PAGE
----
Penn National Gaming, which is spinning off its casino holdings into a separate publicly traded company, said quarterly profits declined due to soft gaming results in several markets.
The casino operator, which owns M Resort, said its net income for the third quarter that ended Sept. 30 was $41.3 million or 40 cents per share. A year ago the company reported net income of $46.4 million or 46 cents per share.
Analysts polled by Thomson Financial Network expected Penn National to report earnings of 46 cents per share.
In a statement, Penn National Chairman Peter Carlino said expenses incurred by the spin-off of Gaming and Leisure Properties, Inc., played a part in the earnings miss.
Carlino added “third-quarter operating results reflect a continuation of the soft regional gaming revenue trends that the industry has experienced throughout 2013.”
In the company’s east-west division, which includes M Resort, Penn National said revenues were $294.8 million, a decline of 9.2 percent. Penn National does not break out results by property.
Penn National is separating 21 of the company’s 29 casinos and racetracks into the real estate investment trust, often referred to as a REIT. M Resort will be part of the spin-off. The REIT also will take ownership of two under-construction racetrack casinos in Ohio.
Penn National would continue to operate the casinos.
REITs, by law, don’t pay federal income taxes. With real estate the primary source of income, REITs are required to distribute at least 90 percent of their taxable earnings to shareholders.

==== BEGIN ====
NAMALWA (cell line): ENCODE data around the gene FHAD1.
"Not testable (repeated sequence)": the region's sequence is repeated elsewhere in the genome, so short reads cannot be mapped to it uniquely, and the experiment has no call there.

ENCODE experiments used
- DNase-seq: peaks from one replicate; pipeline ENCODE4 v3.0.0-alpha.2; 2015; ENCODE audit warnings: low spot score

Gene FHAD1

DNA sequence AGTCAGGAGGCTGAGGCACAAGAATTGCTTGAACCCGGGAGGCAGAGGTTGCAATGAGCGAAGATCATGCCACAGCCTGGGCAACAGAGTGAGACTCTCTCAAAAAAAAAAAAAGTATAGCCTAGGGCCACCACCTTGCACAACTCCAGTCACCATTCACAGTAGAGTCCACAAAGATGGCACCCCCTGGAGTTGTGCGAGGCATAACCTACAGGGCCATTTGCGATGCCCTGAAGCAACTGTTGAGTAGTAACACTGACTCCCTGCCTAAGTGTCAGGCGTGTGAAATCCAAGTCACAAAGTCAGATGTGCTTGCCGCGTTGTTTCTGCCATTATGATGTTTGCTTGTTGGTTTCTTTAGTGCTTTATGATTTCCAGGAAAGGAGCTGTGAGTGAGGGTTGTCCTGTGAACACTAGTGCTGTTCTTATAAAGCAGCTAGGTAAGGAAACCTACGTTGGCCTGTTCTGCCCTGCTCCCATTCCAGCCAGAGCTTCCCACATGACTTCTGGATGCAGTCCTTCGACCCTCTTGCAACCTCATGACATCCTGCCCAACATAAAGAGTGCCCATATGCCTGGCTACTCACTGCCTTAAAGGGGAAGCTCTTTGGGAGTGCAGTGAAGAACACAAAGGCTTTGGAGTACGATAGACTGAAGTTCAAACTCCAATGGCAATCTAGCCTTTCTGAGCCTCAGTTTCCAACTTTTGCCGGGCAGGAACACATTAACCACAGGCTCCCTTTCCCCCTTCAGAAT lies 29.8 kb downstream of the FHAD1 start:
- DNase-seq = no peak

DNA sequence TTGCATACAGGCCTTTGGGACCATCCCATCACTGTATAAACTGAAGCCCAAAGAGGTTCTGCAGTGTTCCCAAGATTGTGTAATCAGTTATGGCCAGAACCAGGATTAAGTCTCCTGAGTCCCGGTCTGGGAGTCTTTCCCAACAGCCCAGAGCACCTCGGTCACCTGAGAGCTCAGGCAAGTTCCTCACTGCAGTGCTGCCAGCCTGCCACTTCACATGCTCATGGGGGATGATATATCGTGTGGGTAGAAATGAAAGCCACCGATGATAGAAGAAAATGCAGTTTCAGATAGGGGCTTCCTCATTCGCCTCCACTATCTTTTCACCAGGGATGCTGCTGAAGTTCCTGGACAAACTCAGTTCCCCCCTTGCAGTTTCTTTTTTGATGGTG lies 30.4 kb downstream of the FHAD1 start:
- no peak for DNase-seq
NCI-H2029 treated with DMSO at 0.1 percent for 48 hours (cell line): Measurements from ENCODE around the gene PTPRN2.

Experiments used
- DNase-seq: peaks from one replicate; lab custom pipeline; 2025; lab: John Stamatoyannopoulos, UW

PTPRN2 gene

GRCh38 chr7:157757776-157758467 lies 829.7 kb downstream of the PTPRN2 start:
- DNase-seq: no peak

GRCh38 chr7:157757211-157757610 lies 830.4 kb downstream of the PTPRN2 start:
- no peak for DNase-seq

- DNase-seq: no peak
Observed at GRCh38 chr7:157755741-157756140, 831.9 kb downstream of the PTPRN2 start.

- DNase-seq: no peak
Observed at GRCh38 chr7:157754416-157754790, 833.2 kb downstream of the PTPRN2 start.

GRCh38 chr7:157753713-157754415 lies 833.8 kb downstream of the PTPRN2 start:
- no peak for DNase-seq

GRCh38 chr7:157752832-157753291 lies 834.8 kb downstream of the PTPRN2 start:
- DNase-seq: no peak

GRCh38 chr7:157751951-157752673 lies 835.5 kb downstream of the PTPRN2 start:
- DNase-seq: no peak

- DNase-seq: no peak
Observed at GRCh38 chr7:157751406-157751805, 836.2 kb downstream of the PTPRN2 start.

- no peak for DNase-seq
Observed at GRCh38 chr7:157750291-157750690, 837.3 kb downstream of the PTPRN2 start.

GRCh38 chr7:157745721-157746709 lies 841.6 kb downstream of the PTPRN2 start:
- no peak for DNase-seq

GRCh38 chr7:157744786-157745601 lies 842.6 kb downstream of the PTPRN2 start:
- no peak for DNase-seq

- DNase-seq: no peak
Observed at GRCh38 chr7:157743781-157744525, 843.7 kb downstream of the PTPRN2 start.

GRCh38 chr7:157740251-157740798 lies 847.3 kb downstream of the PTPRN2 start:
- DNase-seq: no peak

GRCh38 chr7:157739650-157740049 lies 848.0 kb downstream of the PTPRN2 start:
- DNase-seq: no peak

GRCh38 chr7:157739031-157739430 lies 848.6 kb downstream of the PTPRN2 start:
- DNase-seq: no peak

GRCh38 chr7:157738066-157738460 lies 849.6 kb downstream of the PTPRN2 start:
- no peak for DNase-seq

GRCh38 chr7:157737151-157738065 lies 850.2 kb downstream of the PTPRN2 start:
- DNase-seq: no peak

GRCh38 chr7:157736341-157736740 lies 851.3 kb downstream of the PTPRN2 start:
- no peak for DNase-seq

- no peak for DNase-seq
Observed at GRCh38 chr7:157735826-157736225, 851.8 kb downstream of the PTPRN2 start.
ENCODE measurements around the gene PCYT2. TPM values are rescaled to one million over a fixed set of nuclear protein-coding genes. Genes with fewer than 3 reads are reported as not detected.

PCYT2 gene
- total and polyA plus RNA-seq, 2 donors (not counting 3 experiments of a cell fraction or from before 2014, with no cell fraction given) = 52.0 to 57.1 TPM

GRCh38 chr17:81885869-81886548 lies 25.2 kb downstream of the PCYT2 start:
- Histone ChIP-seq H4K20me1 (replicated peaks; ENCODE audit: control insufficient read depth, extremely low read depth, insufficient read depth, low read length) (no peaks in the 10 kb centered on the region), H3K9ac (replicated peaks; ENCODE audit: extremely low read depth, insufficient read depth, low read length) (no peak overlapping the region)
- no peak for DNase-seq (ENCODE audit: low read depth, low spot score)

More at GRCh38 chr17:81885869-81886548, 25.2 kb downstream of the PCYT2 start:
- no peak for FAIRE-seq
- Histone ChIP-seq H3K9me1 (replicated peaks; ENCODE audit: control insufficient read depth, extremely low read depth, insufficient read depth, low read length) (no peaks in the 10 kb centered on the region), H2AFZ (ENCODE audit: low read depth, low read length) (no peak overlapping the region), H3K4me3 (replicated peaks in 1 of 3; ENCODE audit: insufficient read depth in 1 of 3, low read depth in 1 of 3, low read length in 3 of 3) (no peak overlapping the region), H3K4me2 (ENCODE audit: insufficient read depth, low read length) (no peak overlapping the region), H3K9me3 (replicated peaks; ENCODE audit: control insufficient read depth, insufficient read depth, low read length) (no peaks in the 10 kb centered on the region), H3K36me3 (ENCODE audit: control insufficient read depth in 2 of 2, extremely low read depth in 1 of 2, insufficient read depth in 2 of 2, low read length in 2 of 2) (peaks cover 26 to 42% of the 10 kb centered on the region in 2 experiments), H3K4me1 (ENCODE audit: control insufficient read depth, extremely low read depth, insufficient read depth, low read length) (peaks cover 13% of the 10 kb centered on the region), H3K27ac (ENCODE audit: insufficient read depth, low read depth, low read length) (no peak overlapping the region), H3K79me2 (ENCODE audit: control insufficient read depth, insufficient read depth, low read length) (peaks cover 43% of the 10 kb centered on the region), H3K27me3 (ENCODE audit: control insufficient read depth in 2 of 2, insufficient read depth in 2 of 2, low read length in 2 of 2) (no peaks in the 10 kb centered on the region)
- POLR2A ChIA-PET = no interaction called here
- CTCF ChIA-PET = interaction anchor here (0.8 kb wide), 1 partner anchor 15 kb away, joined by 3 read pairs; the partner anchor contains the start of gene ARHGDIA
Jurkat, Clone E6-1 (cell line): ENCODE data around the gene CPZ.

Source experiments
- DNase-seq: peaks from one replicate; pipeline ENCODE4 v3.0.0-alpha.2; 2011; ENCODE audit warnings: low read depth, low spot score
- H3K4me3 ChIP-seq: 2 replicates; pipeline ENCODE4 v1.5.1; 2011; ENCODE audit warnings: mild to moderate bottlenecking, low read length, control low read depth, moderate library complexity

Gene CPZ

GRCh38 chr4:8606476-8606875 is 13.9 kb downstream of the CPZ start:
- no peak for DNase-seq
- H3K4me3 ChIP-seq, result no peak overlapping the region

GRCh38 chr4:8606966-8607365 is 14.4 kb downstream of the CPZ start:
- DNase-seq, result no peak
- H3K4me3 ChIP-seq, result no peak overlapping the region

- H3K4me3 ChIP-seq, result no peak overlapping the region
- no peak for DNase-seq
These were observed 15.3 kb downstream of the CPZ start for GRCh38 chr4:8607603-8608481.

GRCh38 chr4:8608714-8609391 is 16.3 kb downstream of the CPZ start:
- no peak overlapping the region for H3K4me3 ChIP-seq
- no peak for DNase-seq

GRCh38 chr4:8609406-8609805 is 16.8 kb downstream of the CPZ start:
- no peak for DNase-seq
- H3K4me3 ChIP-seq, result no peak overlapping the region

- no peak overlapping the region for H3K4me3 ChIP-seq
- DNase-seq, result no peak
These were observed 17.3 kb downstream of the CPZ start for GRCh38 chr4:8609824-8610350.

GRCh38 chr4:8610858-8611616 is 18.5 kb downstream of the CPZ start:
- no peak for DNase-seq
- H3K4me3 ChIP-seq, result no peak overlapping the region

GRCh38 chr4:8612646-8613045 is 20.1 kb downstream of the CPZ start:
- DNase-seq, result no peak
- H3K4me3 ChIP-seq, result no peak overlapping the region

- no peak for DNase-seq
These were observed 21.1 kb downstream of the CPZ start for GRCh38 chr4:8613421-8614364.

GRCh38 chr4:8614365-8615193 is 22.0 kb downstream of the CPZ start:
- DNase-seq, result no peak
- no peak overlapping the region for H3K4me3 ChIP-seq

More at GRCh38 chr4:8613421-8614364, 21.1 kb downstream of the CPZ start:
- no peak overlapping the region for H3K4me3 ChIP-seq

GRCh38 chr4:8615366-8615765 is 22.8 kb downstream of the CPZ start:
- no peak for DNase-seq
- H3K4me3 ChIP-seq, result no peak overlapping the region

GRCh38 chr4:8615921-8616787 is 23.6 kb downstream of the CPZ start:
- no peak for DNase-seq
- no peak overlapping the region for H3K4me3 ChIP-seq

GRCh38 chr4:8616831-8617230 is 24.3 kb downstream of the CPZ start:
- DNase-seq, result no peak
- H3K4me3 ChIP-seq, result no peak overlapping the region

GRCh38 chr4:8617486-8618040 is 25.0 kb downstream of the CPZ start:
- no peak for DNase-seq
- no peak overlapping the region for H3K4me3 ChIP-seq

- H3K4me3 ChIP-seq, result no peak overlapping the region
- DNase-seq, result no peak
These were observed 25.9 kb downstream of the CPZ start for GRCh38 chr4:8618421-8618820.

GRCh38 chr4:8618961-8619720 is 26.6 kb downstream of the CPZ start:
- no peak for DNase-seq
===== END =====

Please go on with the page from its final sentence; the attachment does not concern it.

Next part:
On Nov. 1, Penn National shareholders as of the close of trading Wednesday will receive one share of common stock in the real estate investment trust equal to each share of common stock held in the casino operator. Penn National will continue to be listed on Nasdaq under the symbol PENN. The real estate company, Gaming and Leisure Properties Inc., will be traded on the Nasdaq under the symbol GLPI.
Penn National announced plans for the real estate investment trust last year. The company has been gaining approvals from state regulatory agencies for the concept much of this year. Nevada gaming authorities signed off on the idea in July.
Penn National Chief Operating Officer Tim Wilmott said the company continued to “make progress” on its post-split development projects.
Penn National is renovating a casino it St. Louis is purchased last year from Caesars Entertainment Corp. and is bidding on casino licenses in Maryland, Massachusetts, and Pennsylvania. The company also is seeking approval to build a casino near San Diego in partnership with an Indian tribe.
Contact reporter Howard Stutz at firstname.lastname@example.org or 702-477-3871. Follow @howardstutz on Twitter.